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I have an implementation which hooks into the keydown event, which suppresses the keypress event and does some magic. Now I want to show something more friendly than "ControlKey" etc, so there's a switch you can see in the code below. Except I've realised things like the number keys along the top end up as D1, D2, etc., and then there's things like Add showing up for the numpad +. In addition, Print Screen doesn't seem to be recognised.

Is there something I'm missing?

This is a hard question for me to describe fluently, but hopefully you get what I mean. If not I guess I'll be replying to comments and improving this as I go.

private int numKeys = 0;
private List<int> shortcutKeys = new List<int>();

private void textBoxRegionKeys_Click(object sender, EventArgs e)
{
    textBoxRegionKeys.SelectAll();
}

private void textBoxRegionKeys_KeyDown(object sender, KeyEventArgs e)
{
    // There are certain keys we want to ignore...
    if (e.KeyCode != Keys.Delete && e.KeyCode != Keys.Back)
    {
        // We can handle this ourselves, thanks
        e.SuppressKeyPress = true;

        // Shortern what we show
        string ret = e.KeyCode.ToString();
        switch (ret)
        {
            case "ControlKey": ret = "Ctrl"; break;
            case "ShiftKey": ret = "Shift"; break;
            case "Menu": ret = "Alt"; break;
        }

        // If we haven't selected anything, we should be appending
        if (textBoxRegionKeys.SelectionLength == 0)
        {
            if (numKeys > 0)
            {
                // Does our key already exist in the list?
                if (shortcutKeys.Exists(x => x == e.KeyValue))
                {
                    return;
                }

                textBoxRegionKeys.Text += " + ";
            }
            textBoxRegionKeys.Text += ret;
            shortcutKeys.Add(e.KeyValue);
            numKeys++;
        }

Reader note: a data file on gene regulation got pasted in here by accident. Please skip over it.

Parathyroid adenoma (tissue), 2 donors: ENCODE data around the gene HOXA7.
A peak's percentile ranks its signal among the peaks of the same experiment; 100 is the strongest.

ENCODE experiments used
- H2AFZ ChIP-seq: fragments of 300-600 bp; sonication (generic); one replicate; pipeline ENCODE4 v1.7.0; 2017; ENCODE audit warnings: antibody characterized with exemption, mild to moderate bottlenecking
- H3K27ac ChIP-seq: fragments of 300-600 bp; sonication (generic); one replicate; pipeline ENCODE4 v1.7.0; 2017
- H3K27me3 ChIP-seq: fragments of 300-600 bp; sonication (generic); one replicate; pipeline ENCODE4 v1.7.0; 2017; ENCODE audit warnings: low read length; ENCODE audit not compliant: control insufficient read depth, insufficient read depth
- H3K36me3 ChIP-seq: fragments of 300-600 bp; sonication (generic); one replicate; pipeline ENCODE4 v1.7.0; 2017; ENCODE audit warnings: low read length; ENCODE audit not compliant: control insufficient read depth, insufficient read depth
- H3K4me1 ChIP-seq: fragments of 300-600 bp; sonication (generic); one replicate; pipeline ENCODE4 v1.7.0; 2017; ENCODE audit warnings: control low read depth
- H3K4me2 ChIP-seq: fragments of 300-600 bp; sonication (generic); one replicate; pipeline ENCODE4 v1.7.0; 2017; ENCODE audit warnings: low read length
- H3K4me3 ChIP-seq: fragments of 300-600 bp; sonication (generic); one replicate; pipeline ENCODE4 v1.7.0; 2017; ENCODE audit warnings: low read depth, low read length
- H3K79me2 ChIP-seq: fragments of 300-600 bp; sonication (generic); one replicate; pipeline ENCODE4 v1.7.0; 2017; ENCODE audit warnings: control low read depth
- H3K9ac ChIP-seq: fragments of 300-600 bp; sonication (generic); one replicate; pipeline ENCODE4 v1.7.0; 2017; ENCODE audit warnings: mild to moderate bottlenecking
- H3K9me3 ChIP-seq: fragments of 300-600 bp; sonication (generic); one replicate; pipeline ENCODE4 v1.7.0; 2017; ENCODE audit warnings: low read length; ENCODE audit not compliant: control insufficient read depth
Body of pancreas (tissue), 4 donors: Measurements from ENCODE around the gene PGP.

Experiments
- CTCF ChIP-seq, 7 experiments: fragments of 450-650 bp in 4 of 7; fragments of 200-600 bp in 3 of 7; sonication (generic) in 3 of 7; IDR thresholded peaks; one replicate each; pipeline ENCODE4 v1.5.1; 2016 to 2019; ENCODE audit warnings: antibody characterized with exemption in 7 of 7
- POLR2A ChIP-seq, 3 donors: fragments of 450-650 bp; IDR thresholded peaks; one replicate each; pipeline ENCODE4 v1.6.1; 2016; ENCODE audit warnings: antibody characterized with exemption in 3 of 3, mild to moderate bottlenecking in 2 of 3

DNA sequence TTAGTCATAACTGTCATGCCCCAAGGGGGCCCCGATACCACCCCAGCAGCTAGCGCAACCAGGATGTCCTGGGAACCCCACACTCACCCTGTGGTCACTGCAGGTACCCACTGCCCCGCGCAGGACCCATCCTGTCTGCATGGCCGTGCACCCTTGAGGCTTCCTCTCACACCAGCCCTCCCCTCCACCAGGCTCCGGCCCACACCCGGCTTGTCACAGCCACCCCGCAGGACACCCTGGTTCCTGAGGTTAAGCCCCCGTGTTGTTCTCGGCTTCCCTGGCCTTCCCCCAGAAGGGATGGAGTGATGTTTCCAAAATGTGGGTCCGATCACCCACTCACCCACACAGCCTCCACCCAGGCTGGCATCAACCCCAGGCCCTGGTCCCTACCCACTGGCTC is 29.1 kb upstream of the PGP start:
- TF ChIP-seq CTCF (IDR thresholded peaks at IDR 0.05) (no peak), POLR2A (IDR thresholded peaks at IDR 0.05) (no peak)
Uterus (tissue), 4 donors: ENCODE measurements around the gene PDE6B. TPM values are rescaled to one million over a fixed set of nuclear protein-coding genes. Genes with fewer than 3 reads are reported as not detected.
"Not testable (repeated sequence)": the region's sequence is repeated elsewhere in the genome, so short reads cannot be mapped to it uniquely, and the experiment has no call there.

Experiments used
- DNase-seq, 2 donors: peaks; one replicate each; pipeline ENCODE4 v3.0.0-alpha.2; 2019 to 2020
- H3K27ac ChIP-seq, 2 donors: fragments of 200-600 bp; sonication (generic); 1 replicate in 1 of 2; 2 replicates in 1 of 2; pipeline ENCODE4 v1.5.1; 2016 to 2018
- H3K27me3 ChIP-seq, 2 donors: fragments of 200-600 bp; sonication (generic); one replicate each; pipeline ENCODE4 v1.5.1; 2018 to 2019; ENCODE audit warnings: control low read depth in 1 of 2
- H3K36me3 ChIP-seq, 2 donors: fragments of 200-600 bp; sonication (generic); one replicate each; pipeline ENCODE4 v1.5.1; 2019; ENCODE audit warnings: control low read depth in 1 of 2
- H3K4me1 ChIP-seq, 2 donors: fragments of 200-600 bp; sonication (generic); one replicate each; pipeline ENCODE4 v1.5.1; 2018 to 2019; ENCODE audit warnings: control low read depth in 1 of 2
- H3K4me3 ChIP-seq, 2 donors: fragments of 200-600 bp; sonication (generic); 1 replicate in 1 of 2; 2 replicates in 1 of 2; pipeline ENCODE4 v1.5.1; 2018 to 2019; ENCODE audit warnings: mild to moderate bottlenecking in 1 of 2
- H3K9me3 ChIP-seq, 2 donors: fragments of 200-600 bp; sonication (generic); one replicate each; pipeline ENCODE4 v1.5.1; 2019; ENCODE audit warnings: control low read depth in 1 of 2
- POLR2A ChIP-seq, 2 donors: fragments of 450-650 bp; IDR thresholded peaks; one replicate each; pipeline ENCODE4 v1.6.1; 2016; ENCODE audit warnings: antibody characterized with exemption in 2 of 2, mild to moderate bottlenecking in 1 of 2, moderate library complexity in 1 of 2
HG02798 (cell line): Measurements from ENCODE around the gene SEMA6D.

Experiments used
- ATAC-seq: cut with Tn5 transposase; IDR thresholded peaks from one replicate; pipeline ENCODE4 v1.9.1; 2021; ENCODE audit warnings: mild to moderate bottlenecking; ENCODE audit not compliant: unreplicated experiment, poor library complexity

else
        {
            textBoxRegionKeys.Text = ret;
            shortcutKeys.Clear();
            shortcutKeys.Add(e.KeyValue);
            numKeys = 1;
        }
    }
}
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1 Answer 1

up vote 1 down vote accepted

The TextBox KeyDown/KeyPress etc will only be raised for keys that may be accepted as input in to the text box (and associated modifiers). As such, you will not see keys handled such as Print Screen etc. The best option I can think of is not ideal, but you could override the ProcessKeyPreview or some other Form level Message interceptor to get notified of ANY key press. Something like...

protected override bool ProcessKeyPreview(ref Message m)
{
  var keyCode = (Keys)Enum.ToObject(typeof (Keys), m.WParam);

  //Insert some logic 

  return base.ProcessKeyPreview(ref m);
}

Of course, this method will be invoked whenever the FORM has focus, and a key is pressed, so you would have to filter down by doing some form of check (which again is not ideal)

if(ReferenceEquals(ActiveControl, textBoxRegionKeys)) {}

Which if your dealing with things like UserControls will be very unreliable.

As for formatting in to nice friendly messages, I think you basically you will need your own map of special characters... I am not aware of any Globalized lookup for Keys. I will dig a little and update the answer if I find something.

Edit

Did a little digging and couldn't find anything obvious for nice key mappings. I would just create a map of "friendly" key names:

private static readonly Dictionary<Keys, String> KeysMap = new Dictionary<Keys, String>
                                                             {
                                                                { Keys.D1, "1"},
                                                                { Keys.D9, "9"}
                                                             };

And do something like:

  String friendlyKeyCode;
  if (!KeysMap.TryGetValue(keyCode, out friendlyKeyCode))
    friendlyKeyCode = keyCode.ToString();

Personally, I find this approach better than a massive switch... but that works too.

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